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Ovechkin gets physical

by John Kreiser

A few thoughts as we get ready for the weekend.

Buddies, not friendsAlex Ovechkin went out of his way during the NHL Awards Show to note that he and fellow Russian Evgeni Malkin were "buddies," not "friends." When the Washington Capitals and Pittsburgh Penguins met Thursday at Mellon Arena, Ovechkin went out of his way to bang his buddy around.

Ovechkin had no goals or points in the Capitals' come-from-behind 4-3 victory. He did have five shots on goal — and a few hits on Malkin, who was drafted No. 2 behind Ovechkin in the 2004 Entry Draft and finished second to the Washington star in last season's scoring race.

"Ovechkin is a great player, but every time he hits me — I don't know why," said Malkin, who outdid Ovechkin on the scoresheet with a goal and two assists.

Ovechkin wouldn't admit going out of his way to hit his countryman.


"Who is the king? Who’s the best?..."


"The Pens came out storming in the first period..."


"I have to give all the credit in the world to the Capitals..."


"It's just a hockey game. I hit hard with everybody," Ovechkin said.

Despite being held without a goal for the second-straight game, Ovechkin was smiling after the Caps overcame a 3-0 deficit to win on Boyd Gordon's goal late in the third period.

"We kept pushing and pushing," Ovechkin said. "Maybe we were sleeping the first two periods, I don't know, but we weren't playing our hockey. The first period we were terrible, we were giving them lots of chances to score goals."

And a few opportunities to bang away at his buddy.

Lucky bounce — The home team is supposed to get the bounces — after all, they play half their season in the same arena. But it was Vancouver's Alex Burrows who took advantage of the lively boards at Detroit's Joe Louis Arena to give the visiting Canucks a win.

Burrows came down the left wing early in overtime and missed the net with a shot from the circle. But the puck came right back to him, courtesy of the lively boards at the Joe, and Burrows didn't miss the second time, whipping a shot past Chris Osgood for a 4-3 victory.

"I just tried to get a shot on net and I think it hit the d-man and went wide, and then just following up for a rebound," Burrows said. "(I) just tried to get it as quick as I could on net, and I think it might have surprised Osgood."

Wings coach Mike Babcock wasn't happy with his team's second-straight poor effort at home. Detroit lost its home opener to Toronto, then won two games on the road before coming home to play Vancouver.

And he wasn't buying any excuses about lucky bounces.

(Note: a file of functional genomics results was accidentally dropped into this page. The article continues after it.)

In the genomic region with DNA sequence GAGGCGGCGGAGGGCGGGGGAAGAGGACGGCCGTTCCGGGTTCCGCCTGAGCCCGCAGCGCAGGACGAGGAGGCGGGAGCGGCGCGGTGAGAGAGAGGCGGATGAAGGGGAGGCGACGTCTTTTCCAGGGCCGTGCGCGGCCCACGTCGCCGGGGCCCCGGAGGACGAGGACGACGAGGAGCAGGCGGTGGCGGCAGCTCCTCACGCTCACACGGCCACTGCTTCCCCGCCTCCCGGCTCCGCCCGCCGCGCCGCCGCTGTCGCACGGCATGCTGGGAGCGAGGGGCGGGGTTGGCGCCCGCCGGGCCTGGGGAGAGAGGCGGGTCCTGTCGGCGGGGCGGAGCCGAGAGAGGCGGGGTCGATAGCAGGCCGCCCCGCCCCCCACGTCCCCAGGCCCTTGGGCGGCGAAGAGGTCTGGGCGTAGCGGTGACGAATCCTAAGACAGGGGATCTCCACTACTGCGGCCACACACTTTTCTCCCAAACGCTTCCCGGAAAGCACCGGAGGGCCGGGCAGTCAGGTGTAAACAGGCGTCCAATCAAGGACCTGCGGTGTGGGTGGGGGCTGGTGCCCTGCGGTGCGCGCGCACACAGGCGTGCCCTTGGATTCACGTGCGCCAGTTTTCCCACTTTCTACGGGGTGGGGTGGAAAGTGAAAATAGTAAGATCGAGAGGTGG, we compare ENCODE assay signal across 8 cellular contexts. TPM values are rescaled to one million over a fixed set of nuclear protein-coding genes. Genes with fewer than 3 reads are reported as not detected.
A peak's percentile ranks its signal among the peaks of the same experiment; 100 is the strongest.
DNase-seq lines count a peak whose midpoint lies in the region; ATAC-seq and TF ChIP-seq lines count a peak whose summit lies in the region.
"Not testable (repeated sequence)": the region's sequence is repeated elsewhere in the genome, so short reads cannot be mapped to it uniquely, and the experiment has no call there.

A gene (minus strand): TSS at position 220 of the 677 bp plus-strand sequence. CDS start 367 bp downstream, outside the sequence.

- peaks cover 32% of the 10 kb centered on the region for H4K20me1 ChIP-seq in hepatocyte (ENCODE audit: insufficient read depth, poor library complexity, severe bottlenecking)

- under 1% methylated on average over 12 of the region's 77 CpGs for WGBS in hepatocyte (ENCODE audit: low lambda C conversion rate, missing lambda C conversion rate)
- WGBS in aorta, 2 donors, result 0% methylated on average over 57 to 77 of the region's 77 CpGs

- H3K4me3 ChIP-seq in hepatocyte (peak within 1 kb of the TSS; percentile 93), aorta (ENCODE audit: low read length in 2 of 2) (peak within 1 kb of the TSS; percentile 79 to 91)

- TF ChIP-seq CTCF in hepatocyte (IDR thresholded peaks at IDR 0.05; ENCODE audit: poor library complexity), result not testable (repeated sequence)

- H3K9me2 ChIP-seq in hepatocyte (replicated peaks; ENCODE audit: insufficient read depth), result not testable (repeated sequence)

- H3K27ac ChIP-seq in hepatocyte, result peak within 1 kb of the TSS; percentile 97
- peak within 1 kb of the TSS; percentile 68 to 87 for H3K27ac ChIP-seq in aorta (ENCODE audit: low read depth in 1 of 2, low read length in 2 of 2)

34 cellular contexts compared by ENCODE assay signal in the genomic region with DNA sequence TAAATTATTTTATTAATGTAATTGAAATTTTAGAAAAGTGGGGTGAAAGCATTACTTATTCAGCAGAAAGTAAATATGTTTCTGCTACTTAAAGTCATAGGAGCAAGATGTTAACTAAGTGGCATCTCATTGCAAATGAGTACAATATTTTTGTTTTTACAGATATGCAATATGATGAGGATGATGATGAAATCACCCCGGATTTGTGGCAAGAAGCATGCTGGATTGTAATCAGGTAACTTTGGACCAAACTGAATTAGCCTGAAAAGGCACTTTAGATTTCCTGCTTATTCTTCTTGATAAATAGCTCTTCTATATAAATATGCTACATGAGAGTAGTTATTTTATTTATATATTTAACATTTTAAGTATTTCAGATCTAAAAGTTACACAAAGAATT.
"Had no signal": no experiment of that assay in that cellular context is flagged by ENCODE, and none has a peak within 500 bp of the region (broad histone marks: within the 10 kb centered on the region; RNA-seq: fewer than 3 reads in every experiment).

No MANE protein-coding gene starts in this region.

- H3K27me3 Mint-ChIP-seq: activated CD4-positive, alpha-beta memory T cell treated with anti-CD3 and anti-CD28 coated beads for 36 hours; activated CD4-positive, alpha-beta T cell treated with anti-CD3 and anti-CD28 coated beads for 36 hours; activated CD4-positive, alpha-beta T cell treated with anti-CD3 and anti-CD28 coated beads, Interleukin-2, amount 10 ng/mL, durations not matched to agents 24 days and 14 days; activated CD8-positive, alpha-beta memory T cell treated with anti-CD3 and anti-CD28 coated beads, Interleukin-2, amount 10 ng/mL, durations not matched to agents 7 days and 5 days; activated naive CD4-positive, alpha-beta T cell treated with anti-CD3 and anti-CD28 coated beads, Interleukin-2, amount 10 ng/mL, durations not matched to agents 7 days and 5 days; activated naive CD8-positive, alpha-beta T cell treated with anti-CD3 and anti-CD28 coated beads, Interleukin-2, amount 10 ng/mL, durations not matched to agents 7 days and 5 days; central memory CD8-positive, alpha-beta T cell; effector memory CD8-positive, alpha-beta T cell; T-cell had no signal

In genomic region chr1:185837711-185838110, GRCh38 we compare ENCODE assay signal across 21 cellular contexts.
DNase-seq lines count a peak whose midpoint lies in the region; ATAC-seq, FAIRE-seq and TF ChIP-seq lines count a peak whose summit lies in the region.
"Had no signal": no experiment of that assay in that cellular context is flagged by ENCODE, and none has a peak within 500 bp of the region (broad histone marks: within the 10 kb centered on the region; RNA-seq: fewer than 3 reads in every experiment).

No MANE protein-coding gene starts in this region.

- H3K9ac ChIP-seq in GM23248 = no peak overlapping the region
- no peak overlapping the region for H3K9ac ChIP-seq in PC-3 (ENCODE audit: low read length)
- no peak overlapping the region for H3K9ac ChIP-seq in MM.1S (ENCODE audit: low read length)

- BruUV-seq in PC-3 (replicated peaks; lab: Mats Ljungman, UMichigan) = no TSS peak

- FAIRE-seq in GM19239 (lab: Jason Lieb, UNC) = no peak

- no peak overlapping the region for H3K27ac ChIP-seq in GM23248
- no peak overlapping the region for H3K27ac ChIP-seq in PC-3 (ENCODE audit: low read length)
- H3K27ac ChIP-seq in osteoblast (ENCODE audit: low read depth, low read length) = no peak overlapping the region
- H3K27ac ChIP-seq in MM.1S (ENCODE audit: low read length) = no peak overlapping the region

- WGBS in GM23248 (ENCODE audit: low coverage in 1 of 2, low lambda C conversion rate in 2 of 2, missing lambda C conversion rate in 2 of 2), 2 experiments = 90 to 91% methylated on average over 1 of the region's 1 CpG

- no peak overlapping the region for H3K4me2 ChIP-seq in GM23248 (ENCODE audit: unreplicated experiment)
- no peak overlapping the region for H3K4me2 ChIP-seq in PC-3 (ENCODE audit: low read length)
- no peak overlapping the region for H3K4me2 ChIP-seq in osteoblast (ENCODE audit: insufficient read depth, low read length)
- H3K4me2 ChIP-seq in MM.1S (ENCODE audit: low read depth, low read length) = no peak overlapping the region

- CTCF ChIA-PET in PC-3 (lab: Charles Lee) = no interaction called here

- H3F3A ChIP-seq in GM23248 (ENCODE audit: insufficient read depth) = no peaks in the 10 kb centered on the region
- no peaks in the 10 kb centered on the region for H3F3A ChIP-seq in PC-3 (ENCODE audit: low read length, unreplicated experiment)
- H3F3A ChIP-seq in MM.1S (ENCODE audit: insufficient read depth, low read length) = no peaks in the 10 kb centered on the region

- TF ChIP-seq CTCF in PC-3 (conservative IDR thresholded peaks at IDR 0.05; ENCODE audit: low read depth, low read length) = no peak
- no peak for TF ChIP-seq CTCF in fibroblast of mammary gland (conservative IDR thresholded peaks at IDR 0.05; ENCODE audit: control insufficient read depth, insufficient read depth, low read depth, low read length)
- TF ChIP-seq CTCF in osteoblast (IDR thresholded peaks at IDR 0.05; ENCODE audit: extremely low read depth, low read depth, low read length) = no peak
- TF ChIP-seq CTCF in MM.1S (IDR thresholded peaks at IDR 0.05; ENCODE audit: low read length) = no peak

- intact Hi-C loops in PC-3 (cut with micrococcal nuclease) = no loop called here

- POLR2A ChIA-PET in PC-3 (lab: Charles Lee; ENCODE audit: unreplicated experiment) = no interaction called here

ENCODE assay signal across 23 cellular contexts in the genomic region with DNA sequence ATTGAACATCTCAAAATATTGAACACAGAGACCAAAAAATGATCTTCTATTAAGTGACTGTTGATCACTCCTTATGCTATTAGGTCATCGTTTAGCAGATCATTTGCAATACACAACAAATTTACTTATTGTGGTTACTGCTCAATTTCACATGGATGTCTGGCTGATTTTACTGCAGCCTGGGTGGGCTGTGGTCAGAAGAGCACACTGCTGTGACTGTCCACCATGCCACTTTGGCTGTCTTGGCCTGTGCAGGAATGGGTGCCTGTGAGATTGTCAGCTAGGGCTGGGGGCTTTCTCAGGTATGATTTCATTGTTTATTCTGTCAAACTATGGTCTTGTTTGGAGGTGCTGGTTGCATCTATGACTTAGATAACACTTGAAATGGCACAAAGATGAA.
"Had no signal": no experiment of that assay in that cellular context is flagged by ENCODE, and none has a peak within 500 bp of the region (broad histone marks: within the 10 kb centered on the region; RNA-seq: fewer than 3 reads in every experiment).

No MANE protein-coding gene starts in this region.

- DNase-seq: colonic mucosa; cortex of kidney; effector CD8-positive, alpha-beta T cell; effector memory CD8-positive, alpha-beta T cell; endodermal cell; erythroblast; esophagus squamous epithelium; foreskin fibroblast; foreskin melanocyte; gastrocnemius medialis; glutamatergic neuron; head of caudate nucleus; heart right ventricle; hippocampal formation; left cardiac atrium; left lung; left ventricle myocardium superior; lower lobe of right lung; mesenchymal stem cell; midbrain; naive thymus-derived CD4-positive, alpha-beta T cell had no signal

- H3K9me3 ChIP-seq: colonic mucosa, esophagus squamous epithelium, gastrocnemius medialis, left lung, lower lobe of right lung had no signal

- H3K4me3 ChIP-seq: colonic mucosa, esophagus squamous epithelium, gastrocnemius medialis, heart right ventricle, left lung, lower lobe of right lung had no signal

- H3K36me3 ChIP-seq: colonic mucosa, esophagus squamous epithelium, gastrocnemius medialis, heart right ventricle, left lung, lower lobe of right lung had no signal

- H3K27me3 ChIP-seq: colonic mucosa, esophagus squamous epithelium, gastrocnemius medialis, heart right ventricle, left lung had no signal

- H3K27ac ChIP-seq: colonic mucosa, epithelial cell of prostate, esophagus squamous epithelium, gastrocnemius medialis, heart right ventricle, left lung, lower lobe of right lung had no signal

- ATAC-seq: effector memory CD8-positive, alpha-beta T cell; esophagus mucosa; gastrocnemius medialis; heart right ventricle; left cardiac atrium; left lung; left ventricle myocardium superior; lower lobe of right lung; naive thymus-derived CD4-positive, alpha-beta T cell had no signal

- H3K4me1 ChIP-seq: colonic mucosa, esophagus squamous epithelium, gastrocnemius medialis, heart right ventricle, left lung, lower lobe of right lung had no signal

"We don't score some goals like that? We play here, we've got to know about that," Babcock said. "We just talked about we have to take away the middle, we let them come right up the middle.

"That's two games in a row at home we were flat. Maybe we're trying to be too cute at home."

Closer and closer — The milestones are getting closer for Martin Brodeur.

Brodeur earned win No. 541 and shutout No. 97 by making 25 saves in New Jersey's 1-0 victory at Atlanta. He's now 10 wins behind Patrick Roy's record for career wins and 6 behind Terry Sawchuk's standard for shutouts.

The shutout was his first of the season. The victory was his third in four starts.

"It's nice to get one so early in the season," Brodeur said of the shutout. "You want to win games. The shutouts will come. Every year is different. I just concentrate of winning the next game."

Brodeur insists he's not worried about milestones.

"You don't want to get nervous," he said. "It's so far away. When it comes down to it, there will be more emphasis on it."

A bigger worry for New Jersey was the condition of center Brian Rolston, who scored the game's only goal late in the second period but left with an injury in the third after wiping out and crashing into the boards. It looked bad, but coach Brent Sutter said the injury was a sprained ankle. He wouldn't speculate about how much time, if any, Rolston might miss.

"He's going to be fine," Sutter said. "It's not as bad as we first thought. He went into the board awkward."


Mikko's going WildMikko Koivu may be best known as Saku Koivu's little brother. If he keeps putting up points the way he has in the season's first week, the Minnesota Wild center will get plenty of recognition on his own. The younger Koivu scored a goal and tied a franchise record with four assists, leading the unbeaten Wild (3-0-0) to a 6-2 victory at Florida.

"Obviously it feels good, but I'm sure there's going to be games where it's not going to go in," said Koivu, a four-year veteran whose career high is 34 assists. "We're just going to enjoy it when it's happening, though."

The arrival of fellow Finn Antti Miettinen as a free agent from Dallas has given Koivu a running mate. Koivu has a goal and eight assists in three games. Miettinen has five goals, including two each in back-to-back wins at Atlanta and Florida.

"They've jelled really well together, they know where they are on the ice and they make that quick pass," coach Jacques Lemaire said. "It's fun to see that because it makes it a little easier for me."